U.S. Assistant Attorney General John Demers discussed the China Initiative and the process for assessing risks posed by Chinese acquisitions or the business operations of Chinese companies in America.
Samuel Huntington to National Security Advisor Zbigniew Brzezinski, May 11, 1978
NSC staffer and scholar Samuel Huntington met with MIT professor Lucien Pye and Harvard professors Dwight Perkins and Roy Hofheinz to discuss Brzezinski's upcoming trip to China. The memo was labelled "confidential"/"outside the system."
- Your China Trip: Advice from Cambridge Mandarins
I had discussions in Cambridge yesterday with Lucian Pye, Dwight Perkins, and Roy Hofheinz, soliciting their suggestions re your China trip.2 Each has been in China at least twice in recent years, Pye and Perkins having gone with Sen. Jackson. The following are, in brief, a random selection of some of the more salient and useful points one or the other of them made.
1. In order both to keep the Chinese in their place and also to assuage the Japanese and Koreans, your trip should be billed as an Asian trip, not a trip to China with stop-offs in Seoul and Tokyo. (This is, I note, a point which the Japanese have already raised; see Tokyo 7457.)
2. Very early in the discussions it would be helpful for you “to let yourself go” with an anti-Soviet tirade, taking off from some recent particularly outrageous Soviet action. This would generate a very cordial atmosphere for the remainder of the discussions.
3. The Chinese make a distinction between “long-term principles” and “short-term considerations.” Discussion of the former should be avoided, since it can easily become overly abstract (e.g., on the inevitability of war) and since US–PRC differences are greatest at this level. The emphasis should instead be on the short-term considerations, that is, not ideology, but strategy, about which the Chinese will talk in very realistic terms.
4. Where significant differences exist between US and PRC policy, there is little or nothing to be gained from attempting to explain and justify US policy.
5. “Detente” is, of course, a bad word to the Chinese, and hence US policy vis-a-vis the USSR should not be described this way. [In this connection, it occurs to me that it might be useful to adopt the formulation we used in the PRM–10 Net Assessment, referring to détente as a phase which we passed through during the Nixon–Kissinger years, and indicating that we are now in a post-détente “Era II” of US–USSR competition.]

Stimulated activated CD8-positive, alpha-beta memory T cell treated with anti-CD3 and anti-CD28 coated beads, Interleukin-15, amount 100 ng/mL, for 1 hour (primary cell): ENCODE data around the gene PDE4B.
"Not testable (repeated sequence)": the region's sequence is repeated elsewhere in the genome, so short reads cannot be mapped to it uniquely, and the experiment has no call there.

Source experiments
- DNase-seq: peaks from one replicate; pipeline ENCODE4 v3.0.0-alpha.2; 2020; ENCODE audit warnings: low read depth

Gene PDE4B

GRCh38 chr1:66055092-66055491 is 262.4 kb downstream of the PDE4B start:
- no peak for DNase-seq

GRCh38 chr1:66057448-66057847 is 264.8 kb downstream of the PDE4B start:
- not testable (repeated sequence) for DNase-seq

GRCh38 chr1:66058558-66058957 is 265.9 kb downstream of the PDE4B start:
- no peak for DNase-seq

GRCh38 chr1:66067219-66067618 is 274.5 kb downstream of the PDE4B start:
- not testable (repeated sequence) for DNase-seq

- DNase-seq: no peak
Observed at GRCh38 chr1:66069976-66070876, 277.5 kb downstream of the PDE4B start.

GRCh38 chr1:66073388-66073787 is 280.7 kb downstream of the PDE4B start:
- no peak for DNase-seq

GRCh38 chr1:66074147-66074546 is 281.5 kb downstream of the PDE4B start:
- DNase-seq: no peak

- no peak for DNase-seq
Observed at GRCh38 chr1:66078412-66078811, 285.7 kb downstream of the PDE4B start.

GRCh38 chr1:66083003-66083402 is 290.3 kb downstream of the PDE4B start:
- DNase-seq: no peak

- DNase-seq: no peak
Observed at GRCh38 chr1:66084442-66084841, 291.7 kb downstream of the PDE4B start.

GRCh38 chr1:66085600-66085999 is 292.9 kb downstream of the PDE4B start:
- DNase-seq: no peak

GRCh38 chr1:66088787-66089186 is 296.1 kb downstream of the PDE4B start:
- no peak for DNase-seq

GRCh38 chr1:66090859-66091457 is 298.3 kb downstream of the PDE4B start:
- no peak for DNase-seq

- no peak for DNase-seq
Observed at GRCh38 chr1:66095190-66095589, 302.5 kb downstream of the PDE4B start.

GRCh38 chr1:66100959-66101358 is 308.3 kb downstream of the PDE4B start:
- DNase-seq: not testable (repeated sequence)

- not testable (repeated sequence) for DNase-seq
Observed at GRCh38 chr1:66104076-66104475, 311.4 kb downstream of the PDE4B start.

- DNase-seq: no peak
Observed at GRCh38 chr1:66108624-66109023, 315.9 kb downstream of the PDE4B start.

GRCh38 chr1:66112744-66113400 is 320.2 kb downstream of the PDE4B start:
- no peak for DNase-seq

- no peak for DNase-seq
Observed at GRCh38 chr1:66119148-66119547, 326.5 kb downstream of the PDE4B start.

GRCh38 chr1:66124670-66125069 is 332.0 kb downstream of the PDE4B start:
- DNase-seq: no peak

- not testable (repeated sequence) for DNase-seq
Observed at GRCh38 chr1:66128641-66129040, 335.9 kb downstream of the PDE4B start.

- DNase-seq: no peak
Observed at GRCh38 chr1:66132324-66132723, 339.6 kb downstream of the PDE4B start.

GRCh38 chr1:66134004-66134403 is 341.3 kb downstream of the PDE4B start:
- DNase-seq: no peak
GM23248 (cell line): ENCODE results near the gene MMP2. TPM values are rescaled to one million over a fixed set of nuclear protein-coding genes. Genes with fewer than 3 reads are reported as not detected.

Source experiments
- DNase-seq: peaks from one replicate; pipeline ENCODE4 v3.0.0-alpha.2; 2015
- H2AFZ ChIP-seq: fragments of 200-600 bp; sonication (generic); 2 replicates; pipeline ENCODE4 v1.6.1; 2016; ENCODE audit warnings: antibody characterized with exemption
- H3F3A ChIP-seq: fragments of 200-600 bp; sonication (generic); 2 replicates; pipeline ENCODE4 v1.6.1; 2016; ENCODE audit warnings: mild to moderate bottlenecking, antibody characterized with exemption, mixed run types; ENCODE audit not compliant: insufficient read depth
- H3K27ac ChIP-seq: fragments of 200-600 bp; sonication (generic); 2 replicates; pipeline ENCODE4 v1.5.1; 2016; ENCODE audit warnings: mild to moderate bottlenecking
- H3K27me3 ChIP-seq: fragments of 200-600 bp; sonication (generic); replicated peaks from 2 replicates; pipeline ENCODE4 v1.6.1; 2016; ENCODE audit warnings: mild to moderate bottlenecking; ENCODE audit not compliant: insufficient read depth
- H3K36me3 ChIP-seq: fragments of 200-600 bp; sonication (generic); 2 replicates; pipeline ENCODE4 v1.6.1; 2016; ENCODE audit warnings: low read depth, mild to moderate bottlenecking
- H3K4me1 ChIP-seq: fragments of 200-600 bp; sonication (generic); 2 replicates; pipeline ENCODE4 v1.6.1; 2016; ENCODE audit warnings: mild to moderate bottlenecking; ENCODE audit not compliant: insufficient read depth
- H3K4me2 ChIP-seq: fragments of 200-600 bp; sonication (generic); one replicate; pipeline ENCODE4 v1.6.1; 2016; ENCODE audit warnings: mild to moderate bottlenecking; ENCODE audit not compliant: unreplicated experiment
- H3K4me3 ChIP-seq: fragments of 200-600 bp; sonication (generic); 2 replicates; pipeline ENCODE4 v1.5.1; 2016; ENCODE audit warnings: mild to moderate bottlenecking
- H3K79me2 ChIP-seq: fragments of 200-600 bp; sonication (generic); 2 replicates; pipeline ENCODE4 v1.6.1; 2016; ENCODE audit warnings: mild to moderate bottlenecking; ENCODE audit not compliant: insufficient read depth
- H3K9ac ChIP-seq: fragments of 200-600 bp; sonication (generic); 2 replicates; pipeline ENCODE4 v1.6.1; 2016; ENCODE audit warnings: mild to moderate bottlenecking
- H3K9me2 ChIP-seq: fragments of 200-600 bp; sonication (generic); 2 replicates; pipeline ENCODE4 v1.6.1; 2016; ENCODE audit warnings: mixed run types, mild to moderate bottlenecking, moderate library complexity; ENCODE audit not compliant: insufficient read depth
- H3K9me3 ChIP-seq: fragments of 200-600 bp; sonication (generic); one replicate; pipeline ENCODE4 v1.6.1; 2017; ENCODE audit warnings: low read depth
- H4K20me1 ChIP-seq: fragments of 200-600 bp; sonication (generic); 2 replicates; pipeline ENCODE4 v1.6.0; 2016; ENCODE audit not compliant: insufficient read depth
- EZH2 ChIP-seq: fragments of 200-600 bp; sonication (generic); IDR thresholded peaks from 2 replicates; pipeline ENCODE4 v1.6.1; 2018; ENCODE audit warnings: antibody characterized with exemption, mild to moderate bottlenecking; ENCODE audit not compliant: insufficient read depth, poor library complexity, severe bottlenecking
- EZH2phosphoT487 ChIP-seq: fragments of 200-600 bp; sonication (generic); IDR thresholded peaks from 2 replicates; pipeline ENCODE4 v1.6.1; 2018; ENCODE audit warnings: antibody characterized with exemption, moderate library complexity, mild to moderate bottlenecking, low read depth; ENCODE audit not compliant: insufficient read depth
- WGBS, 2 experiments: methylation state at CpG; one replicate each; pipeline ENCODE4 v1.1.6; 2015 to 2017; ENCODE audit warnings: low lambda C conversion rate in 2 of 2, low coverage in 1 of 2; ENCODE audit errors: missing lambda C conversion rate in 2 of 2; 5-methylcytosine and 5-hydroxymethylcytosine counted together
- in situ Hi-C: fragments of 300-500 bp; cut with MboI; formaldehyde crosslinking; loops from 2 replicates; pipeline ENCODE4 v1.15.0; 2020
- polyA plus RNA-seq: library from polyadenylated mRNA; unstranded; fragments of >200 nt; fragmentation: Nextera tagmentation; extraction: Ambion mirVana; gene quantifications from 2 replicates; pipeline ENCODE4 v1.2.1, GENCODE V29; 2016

6. To arouse their interest and establish their indebtedness to you, it would be useful to:
(a) provide them with some piece of intelligence information we have concerning the Soviets, the accuracy of which they will be able to verify themselves a few days later;
(b) show them some selected satellite photos of Soviet military installations and/or deployments near their border.
It could also be suggested to them that additional information of this sort could be provided from time to time, but that it would have to be furnished to them through Woodcock in Peking, since we would have to transmit it to Peking through our own channels. This would be a way of gaining greater access for Woodcock to Chinese officaldom.
7. In conversations, Teng Hsiao-p’ing “likes to cut people’s heads off without their knowing it.” One has to be alert to this and be prepared to catch him in the act and call him when he tries to wing some proposition by you, which if unchallenged, will look rather peculiar in the transcript. Teng and other Chinese officials also apparently have an extraordinary ability to lie blatantly with a totally straight face.
8. Chinese “inscrutability” is often simply a mask for their ignorance [less than 1 line not declassified] concerning the outside world. Don’t overestimate their understanding of political trends in the US or elsewhere outside their own borders.
9. The Chinese are now swept up in a great enthusiasm for science and technology. They see science as a “miracle drug,” which will effect great results if it is imported into the PRC. They do not appreciate the need to have scientific processes take root in their institutions and become self-generating. Hence, the results of the importation of Western science are likely to be disappointing. (The parallels with the Soviet experience here would seem to be striking.)
10. The Chinese are placing great hope on the development of their oil resources, with a view to making oil exports their major hard currency earner. Consequently, they desperately need oil exploration equipment. As with other things, however, they are reluctant to get this directly from the US (even where that is possible), but prefer to import European or Japanese equipment (even if inferior) or to get US equipment indirectly (e.g., through Singapore).
11. The present phase in PRC development has many resemblances to the mid-1950s in the USSR: i.e., the release of new energies following the death of the dominant leader. The reaction against Mao has not yet gone as far as the Khrushchev-led reaction against Stalin, but it could conceivably go that far.
Original Source: https://history.state.gov/historicaldocuments/frus1977-80v13/d100
As the dance over control of TikTok gets more complicated, last week it came out that the U.S. government has asked American-based video gaming companies where China’s Tencent is an owner or investor to detail how they handle the data of American players.
Please join the USC U.S.-China Institute for a book talk with author David Lampton. His new book examines China’s effort to create an intercountry railway system connecting China and its seven Southeast Asian neighbors.